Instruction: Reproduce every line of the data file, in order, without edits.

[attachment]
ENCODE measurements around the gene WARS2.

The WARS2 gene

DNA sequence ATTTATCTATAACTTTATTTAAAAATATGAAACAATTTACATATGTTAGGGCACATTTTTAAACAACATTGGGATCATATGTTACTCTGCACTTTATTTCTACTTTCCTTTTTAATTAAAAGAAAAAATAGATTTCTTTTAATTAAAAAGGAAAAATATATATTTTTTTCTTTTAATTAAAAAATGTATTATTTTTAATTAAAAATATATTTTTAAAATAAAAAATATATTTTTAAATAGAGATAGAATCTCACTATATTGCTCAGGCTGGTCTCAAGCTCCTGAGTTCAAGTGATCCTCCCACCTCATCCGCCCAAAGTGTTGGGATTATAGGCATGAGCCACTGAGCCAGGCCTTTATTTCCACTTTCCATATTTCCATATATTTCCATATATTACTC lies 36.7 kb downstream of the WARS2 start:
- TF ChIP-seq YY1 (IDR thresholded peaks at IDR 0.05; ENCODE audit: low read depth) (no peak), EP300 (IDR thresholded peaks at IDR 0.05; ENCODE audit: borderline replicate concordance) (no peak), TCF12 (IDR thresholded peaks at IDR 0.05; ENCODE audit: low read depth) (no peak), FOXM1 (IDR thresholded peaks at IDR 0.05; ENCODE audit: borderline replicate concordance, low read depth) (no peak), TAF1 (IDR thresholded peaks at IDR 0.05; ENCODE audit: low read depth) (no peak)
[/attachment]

ENCODE measurements around the gene WARS2.

The WARS2 gene

DNA sequence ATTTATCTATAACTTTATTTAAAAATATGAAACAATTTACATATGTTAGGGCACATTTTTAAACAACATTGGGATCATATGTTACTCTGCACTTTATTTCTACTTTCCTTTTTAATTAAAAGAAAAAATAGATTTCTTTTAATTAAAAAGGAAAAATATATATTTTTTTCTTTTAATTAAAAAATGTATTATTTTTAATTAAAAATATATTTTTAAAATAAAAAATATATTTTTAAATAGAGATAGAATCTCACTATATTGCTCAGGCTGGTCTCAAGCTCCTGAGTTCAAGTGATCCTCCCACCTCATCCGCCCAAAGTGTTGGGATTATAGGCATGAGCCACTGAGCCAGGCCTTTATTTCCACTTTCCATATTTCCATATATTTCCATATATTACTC lies 36.7 kb downstream of the WARS2 start:
- TF ChIP-seq YY1 (IDR thresholded peaks at IDR 0.05; ENCODE audit: low read depth) (no peak), EP300 (IDR thresholded peaks at IDR 0.05; ENCODE audit: borderline replicate concordance) (no peak), TCF12 (IDR thresholded peaks at IDR 0.05; ENCODE audit: low read depth) (no peak), FOXM1 (IDR thresholded peaks at IDR 0.05; ENCODE audit: borderline replicate concordance, low read depth) (no peak), TAF1 (IDR thresholded peaks at IDR 0.05; ENCODE audit: low read depth) (no peak)